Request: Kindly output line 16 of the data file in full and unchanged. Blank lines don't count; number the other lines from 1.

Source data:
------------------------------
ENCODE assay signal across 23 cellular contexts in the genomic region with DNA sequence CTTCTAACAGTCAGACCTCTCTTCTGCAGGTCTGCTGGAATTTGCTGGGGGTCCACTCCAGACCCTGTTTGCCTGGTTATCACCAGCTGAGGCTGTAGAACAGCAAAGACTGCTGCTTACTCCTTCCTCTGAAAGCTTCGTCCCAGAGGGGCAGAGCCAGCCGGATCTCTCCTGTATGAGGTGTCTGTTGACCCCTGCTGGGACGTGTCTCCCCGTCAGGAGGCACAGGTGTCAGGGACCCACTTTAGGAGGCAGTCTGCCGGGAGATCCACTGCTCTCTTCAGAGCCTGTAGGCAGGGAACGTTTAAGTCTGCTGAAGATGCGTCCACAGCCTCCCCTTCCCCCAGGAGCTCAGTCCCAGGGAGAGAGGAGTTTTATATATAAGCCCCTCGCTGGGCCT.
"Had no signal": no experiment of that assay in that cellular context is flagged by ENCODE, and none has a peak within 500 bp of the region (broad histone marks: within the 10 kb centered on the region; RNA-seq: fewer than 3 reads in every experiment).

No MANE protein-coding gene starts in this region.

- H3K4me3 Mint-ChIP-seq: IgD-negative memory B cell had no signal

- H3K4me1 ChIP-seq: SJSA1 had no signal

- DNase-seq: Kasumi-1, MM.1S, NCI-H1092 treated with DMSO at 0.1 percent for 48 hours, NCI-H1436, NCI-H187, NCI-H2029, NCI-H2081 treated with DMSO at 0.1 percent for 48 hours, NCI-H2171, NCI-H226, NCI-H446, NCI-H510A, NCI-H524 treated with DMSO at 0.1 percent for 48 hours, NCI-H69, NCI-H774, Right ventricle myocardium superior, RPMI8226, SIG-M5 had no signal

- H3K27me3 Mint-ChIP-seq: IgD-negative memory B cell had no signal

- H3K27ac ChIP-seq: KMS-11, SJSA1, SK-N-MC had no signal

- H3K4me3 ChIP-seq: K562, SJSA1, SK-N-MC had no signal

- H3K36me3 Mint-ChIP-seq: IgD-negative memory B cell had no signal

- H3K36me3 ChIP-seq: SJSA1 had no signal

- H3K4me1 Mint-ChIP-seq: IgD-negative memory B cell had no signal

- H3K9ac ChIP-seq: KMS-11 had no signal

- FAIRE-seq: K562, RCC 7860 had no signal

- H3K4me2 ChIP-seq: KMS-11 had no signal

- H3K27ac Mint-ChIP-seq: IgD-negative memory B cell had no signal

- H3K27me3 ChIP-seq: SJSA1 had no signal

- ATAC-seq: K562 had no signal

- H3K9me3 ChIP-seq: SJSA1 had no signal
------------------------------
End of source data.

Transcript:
- H3K27ac Mint-ChIP-seq: IgD-negative memory B cell had no signal